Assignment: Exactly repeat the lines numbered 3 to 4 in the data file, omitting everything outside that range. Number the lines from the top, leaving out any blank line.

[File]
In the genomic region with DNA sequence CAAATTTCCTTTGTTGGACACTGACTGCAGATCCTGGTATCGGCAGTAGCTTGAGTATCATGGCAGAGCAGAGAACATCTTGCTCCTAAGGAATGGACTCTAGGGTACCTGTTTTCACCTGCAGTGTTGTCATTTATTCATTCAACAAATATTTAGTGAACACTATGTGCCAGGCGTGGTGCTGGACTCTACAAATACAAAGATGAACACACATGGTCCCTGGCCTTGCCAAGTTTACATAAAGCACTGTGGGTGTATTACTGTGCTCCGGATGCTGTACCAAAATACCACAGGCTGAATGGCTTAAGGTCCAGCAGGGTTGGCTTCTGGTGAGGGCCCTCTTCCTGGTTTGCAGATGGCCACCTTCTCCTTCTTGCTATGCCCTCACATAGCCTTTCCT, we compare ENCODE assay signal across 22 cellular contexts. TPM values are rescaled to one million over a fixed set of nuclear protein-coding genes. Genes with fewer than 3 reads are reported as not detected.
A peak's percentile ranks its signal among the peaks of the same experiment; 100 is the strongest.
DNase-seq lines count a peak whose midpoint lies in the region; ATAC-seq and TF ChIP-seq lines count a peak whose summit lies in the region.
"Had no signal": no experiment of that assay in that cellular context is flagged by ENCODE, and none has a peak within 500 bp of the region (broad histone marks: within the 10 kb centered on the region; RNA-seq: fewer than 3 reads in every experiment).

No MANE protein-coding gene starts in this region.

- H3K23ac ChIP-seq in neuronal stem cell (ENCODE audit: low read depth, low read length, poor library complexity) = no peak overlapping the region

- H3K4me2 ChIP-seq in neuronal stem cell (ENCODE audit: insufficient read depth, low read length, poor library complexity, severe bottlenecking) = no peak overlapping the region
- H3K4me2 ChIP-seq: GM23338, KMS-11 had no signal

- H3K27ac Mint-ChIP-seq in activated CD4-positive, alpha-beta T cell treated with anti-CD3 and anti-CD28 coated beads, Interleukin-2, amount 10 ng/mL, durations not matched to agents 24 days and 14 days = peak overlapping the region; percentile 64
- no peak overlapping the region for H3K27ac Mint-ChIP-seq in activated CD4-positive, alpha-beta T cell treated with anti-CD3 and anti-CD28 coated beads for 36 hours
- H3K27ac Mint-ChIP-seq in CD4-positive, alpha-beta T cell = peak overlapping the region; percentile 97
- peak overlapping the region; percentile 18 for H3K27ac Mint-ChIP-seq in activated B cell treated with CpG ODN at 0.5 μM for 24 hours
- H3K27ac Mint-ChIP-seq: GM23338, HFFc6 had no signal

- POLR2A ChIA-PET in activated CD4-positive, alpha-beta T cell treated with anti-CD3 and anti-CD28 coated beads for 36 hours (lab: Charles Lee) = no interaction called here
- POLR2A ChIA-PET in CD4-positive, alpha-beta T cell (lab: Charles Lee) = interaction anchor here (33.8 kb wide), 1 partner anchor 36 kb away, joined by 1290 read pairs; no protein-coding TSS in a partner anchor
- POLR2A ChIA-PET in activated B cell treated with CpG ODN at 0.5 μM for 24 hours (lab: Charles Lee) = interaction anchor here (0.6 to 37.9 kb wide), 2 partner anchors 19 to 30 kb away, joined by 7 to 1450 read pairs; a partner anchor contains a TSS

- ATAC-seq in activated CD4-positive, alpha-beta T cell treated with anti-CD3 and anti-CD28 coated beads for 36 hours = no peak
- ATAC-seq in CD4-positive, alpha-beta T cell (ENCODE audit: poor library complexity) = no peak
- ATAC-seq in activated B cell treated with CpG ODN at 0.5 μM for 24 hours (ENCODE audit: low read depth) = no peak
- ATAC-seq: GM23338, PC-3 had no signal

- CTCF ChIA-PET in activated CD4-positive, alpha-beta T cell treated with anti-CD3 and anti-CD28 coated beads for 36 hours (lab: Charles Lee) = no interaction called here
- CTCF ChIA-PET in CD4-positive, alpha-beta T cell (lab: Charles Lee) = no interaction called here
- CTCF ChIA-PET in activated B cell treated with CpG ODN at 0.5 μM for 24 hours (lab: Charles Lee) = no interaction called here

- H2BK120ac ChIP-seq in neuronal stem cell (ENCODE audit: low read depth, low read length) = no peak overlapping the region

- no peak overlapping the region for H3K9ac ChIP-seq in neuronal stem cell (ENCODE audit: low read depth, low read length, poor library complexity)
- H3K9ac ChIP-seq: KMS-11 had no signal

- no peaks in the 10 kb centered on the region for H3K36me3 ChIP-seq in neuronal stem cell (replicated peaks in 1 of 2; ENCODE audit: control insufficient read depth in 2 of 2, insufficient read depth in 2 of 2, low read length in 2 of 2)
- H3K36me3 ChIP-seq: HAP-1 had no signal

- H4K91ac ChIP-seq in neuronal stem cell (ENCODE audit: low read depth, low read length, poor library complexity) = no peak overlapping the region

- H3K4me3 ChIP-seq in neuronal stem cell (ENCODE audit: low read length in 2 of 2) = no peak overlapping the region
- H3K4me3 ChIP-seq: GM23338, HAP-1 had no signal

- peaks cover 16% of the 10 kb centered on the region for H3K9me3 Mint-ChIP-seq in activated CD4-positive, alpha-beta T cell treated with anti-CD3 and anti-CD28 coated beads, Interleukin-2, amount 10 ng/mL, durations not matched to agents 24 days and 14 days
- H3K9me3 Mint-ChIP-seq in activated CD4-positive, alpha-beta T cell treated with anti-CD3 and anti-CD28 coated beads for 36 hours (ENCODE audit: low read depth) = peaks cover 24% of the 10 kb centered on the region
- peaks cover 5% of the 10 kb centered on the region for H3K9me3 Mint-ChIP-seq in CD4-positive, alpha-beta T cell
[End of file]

DNase-seq lines count a peak whose midpoint lies in the region; ATAC-seq and TF ChIP-seq lines count a peak whose summit lies in the region.
"Had no signal": no experiment of that assay in that cellular context is flagged by ENCODE, and none has a peak within 500 bp of the region (broad histone marks: within the 10 kb centered on the region; RNA-seq: fewer than 3 reads in every experiment).